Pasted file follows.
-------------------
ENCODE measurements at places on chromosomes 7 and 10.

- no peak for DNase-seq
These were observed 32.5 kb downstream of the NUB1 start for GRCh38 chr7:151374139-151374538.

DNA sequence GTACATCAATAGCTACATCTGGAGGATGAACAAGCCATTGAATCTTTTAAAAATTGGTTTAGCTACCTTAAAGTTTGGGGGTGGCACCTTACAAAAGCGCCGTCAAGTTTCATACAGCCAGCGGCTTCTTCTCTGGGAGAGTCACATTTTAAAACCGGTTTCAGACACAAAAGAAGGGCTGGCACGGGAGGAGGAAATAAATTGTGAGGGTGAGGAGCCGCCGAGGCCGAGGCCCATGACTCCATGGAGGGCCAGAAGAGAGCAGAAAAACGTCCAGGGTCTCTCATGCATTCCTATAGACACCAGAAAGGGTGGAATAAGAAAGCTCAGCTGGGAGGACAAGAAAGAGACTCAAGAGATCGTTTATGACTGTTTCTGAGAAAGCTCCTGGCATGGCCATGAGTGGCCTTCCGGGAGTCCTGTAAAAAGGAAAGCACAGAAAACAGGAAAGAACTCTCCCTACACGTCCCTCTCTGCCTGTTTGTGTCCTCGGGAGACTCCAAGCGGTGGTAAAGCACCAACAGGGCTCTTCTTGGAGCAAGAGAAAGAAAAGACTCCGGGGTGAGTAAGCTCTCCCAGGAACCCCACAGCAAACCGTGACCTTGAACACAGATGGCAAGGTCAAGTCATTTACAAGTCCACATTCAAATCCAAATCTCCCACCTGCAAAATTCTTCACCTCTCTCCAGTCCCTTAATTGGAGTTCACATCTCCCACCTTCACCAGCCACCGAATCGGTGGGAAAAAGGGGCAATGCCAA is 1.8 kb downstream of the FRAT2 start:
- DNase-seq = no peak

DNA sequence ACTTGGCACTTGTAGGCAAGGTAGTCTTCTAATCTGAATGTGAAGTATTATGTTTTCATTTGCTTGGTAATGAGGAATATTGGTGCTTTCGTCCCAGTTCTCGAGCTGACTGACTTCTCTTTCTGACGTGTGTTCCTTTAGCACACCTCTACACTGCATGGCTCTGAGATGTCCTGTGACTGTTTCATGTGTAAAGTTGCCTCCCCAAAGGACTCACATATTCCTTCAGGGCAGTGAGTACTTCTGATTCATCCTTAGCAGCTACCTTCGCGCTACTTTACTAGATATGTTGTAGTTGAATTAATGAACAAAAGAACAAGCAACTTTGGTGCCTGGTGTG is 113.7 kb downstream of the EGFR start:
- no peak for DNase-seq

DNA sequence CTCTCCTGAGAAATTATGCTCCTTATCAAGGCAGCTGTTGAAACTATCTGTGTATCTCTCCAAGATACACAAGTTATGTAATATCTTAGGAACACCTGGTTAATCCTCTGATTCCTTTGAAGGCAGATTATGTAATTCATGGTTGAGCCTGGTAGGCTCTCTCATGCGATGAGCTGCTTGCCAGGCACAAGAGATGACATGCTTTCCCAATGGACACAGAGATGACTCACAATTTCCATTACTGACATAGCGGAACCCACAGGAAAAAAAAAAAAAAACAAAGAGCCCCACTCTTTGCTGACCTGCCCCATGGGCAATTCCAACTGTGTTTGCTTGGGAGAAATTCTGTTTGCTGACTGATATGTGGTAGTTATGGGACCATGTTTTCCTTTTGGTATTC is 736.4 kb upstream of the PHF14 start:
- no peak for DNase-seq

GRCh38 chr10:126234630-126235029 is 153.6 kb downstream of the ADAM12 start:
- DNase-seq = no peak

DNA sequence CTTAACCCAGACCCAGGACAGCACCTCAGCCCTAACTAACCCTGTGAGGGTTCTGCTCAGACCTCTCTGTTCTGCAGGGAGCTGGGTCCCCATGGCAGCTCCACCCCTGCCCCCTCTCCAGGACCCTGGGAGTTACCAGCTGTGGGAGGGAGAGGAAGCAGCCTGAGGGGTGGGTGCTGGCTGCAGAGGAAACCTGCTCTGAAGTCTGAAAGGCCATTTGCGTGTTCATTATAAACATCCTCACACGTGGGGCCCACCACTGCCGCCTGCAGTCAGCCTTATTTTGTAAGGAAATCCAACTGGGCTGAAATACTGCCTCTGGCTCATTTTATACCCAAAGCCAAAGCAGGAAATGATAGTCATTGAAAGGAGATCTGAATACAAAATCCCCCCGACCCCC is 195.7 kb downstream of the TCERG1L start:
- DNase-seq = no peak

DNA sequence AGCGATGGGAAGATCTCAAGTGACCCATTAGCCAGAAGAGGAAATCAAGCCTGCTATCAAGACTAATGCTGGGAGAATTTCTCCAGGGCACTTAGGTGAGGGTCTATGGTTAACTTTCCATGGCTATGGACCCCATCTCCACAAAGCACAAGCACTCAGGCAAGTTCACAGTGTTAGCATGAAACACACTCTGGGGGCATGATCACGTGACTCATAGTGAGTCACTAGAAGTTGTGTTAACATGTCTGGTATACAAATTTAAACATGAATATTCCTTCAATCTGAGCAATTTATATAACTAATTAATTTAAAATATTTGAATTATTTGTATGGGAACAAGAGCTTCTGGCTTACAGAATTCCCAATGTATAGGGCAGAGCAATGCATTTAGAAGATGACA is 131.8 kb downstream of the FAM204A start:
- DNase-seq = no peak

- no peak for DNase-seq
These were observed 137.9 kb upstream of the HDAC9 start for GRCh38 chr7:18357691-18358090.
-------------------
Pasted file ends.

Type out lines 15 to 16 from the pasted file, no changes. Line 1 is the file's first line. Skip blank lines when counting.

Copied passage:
- DNase-seq = no peak

- no peak for DNase-seq